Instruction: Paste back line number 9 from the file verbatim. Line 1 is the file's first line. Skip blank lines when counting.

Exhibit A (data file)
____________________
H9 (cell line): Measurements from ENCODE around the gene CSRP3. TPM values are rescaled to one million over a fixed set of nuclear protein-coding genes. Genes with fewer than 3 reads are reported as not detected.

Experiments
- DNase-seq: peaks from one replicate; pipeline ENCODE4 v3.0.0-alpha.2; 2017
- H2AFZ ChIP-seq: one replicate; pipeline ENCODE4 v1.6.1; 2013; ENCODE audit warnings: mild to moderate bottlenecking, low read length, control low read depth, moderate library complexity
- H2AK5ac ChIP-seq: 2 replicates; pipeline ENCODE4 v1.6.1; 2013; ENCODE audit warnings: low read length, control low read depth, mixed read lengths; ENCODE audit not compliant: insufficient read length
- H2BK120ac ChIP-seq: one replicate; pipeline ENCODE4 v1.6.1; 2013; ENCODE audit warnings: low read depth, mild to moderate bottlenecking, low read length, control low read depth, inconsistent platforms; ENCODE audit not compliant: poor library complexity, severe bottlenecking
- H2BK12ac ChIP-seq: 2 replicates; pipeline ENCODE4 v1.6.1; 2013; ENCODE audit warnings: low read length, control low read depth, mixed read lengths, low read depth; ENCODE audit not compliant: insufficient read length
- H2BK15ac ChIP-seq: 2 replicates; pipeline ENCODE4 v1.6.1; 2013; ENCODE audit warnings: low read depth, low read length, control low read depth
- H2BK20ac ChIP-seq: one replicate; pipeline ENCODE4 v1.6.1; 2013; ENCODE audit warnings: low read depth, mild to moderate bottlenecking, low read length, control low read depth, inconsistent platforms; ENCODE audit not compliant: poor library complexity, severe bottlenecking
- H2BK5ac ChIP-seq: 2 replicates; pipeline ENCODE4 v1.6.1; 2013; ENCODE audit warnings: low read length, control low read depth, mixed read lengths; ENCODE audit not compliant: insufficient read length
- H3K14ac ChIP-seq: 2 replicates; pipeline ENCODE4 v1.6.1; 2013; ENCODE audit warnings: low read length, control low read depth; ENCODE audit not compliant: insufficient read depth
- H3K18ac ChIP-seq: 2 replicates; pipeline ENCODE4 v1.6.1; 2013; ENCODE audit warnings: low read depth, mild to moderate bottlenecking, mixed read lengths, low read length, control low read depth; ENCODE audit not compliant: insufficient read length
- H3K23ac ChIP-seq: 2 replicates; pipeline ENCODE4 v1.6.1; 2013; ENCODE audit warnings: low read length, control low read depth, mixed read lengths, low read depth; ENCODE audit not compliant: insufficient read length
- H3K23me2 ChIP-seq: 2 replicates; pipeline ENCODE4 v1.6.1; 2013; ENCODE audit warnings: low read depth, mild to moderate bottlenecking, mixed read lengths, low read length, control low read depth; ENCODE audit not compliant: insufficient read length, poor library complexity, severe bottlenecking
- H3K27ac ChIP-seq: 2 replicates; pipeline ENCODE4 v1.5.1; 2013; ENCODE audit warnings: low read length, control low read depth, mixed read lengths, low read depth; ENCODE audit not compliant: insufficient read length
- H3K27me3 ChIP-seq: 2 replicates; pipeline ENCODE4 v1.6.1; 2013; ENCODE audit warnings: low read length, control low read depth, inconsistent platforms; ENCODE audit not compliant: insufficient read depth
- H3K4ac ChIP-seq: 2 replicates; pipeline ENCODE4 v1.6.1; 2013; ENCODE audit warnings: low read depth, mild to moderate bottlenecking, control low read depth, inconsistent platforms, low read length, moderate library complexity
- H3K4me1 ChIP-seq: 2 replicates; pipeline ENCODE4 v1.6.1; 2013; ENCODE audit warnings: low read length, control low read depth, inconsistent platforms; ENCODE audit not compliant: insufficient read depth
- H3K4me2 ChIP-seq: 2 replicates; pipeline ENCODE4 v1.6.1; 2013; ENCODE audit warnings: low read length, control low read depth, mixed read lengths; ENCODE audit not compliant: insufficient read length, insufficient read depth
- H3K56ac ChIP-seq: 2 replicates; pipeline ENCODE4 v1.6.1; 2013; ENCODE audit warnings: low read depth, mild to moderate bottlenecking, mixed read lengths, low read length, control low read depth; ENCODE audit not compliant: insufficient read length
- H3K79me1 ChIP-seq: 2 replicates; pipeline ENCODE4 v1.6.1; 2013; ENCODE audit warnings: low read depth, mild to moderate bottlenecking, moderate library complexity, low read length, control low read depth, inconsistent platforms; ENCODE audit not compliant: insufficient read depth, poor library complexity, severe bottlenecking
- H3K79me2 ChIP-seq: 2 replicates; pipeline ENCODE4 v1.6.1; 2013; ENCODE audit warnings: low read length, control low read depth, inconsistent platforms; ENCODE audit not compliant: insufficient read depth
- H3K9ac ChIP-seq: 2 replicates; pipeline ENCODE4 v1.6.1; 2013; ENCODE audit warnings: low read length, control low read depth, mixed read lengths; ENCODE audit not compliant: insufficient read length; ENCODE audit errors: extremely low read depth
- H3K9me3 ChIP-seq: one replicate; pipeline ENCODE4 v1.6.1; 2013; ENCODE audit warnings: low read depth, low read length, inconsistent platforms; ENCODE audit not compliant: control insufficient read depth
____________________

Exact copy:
- H2BK20ac ChIP-seq: one replicate; pipeline ENCODE4 v1.6.1; 2013; ENCODE audit warnings: low read depth, mild to moderate bottlenecking, low read length, control low read depth, inconsistent platforms; ENCODE audit not compliant: poor library complexity, severe bottlenecking